How many times have you been hectored and hounded to discard and replace “expired,” expensive prescription drugs?
Is it really necessary?
Probably not, according to new research published in the Archives of Internal Medicine.
The myth about discarding “expired” drugs stems from concerns that they lose their potency, or even convert to toxic metabolic byproducts or poisons over time. (As if most of them aren’t poison enough to begin with.) And big pharma promotes this myth to bilk almost an extra billion dollars out of consumers every year.
National Public Radio recently delved into the myth of expired drugs. And they interviewed Lee Cantrell, a toxicologist who runs the California Poison Control Systems. The story began when Cantrell found a cache of expired prescription drugs from the 1960s in the back closet of a retail pharmacy.
Cantrell saw it as an opportunity to test the drugs’ shelf life. He contacted Roy Gerona, a researcher at the University of California who grew up in the Philippines. In the Philippines, they can’t afford to just throw out unused prescriptions. They often take expired drugs, which appear to work fine and help lead to recovery.
Cantrell and Gerona ran tests on 14 different drugs — including antihistamines, pain relievers, and stimulants — all still in their original sealed containers.
Twelve of the 14 drugs were still as potent as they were when they were first manufactured 50 to 60 years ago.
Turns out, the dates on drug labels, which typically range from two to three years after the drug is manufactured, are simply the point up to which the Food and Drug Administration and pharmaceutical companies guarantee the drugs’ effectiveness. But the dates don’t necessarily mean they’re ineffective immediately after they “expire.”
In fact, the FDA knows the vast majority of drugs remain viable well past the expiration date. The government — including the CDC, Department of Defense, and Department of Veterans Affairs — actually stockpiles massive amounts of medications and vaccines to provide a first-line defense in the event of a national emergency.
The Department of Defense alone has $13.6 billion in “expired” drugs. In fact, even though government agencies require private medical facilities to toss drugs after three years, the government itself has been storing and testing the potency of their own drugs for over 30 years.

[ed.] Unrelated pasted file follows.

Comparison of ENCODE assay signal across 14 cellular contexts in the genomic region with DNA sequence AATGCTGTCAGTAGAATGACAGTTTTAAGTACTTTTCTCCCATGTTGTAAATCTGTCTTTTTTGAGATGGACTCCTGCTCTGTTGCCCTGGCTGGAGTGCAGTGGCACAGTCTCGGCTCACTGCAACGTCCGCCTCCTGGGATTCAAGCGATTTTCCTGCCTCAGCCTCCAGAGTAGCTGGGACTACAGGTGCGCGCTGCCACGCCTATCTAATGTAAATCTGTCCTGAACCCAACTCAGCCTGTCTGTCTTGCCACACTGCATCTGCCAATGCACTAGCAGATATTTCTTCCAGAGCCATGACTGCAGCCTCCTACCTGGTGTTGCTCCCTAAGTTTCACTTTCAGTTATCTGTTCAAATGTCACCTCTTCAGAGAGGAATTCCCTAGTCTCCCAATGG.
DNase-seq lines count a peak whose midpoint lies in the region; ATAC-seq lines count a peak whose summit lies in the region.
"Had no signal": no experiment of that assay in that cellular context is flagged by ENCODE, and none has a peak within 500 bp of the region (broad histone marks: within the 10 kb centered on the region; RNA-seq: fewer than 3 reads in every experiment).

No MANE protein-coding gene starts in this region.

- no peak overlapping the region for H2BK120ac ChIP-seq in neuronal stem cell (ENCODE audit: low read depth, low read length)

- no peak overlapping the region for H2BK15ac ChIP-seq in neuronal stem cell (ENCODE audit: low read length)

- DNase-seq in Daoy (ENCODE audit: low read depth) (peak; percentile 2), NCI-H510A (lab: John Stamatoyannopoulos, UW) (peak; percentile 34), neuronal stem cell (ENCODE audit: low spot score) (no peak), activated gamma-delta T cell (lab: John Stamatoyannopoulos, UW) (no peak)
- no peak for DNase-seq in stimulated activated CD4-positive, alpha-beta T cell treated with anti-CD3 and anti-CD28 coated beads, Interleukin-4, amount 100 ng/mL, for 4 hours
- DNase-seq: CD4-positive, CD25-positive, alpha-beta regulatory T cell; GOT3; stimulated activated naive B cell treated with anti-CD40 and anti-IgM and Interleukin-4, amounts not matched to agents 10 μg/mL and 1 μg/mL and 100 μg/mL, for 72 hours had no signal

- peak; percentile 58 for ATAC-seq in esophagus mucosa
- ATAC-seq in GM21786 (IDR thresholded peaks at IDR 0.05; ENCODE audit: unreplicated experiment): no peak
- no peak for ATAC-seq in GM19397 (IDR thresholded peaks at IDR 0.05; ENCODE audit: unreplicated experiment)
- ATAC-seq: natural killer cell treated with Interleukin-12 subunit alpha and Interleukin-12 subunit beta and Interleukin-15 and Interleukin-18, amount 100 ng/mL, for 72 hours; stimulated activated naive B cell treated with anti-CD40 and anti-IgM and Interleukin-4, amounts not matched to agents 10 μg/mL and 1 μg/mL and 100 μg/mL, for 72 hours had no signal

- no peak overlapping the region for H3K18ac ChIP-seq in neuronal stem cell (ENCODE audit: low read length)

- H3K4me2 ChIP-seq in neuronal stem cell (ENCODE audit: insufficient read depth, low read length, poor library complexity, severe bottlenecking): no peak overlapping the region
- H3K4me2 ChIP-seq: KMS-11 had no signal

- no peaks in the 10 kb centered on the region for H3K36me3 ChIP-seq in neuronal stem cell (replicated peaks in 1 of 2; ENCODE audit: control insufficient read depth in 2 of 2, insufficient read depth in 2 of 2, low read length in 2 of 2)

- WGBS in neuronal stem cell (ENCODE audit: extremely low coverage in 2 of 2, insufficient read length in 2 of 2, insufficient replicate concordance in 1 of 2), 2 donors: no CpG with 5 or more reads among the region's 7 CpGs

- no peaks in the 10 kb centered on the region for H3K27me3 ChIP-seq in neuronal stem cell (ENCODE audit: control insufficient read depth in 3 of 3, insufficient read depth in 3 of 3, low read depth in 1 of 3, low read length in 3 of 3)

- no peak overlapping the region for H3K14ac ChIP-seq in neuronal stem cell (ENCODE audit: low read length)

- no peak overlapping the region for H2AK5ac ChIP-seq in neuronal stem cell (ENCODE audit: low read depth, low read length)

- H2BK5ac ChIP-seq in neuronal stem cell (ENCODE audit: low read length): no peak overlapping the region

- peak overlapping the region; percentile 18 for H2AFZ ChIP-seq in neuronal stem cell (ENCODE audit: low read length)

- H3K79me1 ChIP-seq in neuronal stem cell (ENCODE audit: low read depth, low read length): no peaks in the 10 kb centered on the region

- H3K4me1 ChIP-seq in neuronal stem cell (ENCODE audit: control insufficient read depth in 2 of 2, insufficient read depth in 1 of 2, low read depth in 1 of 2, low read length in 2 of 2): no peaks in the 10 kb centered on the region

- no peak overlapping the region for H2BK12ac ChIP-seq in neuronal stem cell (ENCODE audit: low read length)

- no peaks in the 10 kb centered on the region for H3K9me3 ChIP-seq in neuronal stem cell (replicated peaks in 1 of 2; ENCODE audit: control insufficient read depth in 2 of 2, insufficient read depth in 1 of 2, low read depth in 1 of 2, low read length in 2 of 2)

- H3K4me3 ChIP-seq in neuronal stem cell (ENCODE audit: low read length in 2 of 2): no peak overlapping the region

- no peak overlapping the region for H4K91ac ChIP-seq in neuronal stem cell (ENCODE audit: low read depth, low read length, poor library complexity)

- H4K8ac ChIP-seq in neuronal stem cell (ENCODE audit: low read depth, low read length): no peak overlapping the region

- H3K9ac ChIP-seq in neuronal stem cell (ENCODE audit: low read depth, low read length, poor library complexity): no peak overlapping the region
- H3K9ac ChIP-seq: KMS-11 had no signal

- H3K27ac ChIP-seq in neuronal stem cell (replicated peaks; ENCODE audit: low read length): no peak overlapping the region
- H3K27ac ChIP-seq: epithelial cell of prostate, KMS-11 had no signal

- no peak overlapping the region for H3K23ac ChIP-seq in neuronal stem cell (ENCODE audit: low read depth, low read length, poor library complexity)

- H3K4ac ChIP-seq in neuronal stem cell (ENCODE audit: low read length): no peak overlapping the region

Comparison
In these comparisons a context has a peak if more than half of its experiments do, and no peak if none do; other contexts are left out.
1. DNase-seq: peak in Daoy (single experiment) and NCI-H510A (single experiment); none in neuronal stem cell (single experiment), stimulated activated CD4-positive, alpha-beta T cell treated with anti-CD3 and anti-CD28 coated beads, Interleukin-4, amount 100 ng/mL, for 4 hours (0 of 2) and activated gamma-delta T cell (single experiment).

Throwing out perfectly good prescription drugs contributes to the waste in our healthcare system. According to the most conservative estimates, one-quarter of healthcare expenditure stems from waste, fraud, and abuse. That waste comes to about $800 million per year. And that figure doesn’t include the costs of expired drugs at long-term-care and retail pharmacies and in consumer medicine cabinets.
After Cantrell and Gerona published their findings in Archives of Internal Medicine in 2012, some industry leaders accused them of being irresponsible and advising patients that it was OK to take expired drugs. Cantrell says they weren’t recommending the use of expired medication, just reviewing the arbitrary way the dates are set. And refining the process could save billions.
The system is rigged to work against you
Until a few years ago, my brother worked for a start-up biotech company that developed and manufactured a drug for resistant bacterial infections. (The start-up was based in the historic town of Lexington, Massachusetts, where we both grew up, once upon a time.)
The drug worked well against resistant infections when given immediately upon diagnosis. And hospitals always kept it on stock.
But here’s the catch: The drug “expired” after only a short period of time.
So — hospitals had to keep fresh supplies on hand at all times, whether they used them or not. And they had to throw out unused supplies (which were probably still perfectly good) and buy new supplies several times a year.
The start-up drug developers congratulated themselves on their genius product. It had virtually guaranteed profits.
In many ways, as I often warn, big pharma rigs the system to work against you. Indeed, as you may recall, earlier this year I reported that you don’t really need to take antibiotics as long as prescribed. In fact, research shows a two-week prescription works in about one week, and a 10-day prescription works in about five days.
In other words, when you feel better, you are better. There’s no real reason to keep taking antibiotics until they’re all used up. Plus, when you stop taking the antibiotic as soon as you feel better, you’re also protecting your microbiome (the healthy bacteria) in your gut.
When scientists first developed antibiotics, they really were a miracle cure for deadly infectious diseases. And doctors had good intentions. But there was no real data on how long patients should take them.
This latest research on “expired drugs” suggests you also can keep the extra antibiotic pills on hand for if and when you need them again. And then, you won’t have to wait to get and fill a prescription.
I know many people routinely pour “expired” or unused drugs down the drain or flush them down the toilet. But this ritual ultimately fouls our natural water system and poisons the aquatic environment. It also drugs wildlife in their water supply.
Instead, take them into your pharmacy where they can safely dispose of them. You can also search for a participating facility in your area by visiting diposemymeds.org or call 703-638-8200. Or better yet, leave them in your cabinet. Chances are, they’ll still work when you need them next!
“That Drug Expiration Date May Be More Myth Than Fact,” NPR (www.npr.org) 7/18/2017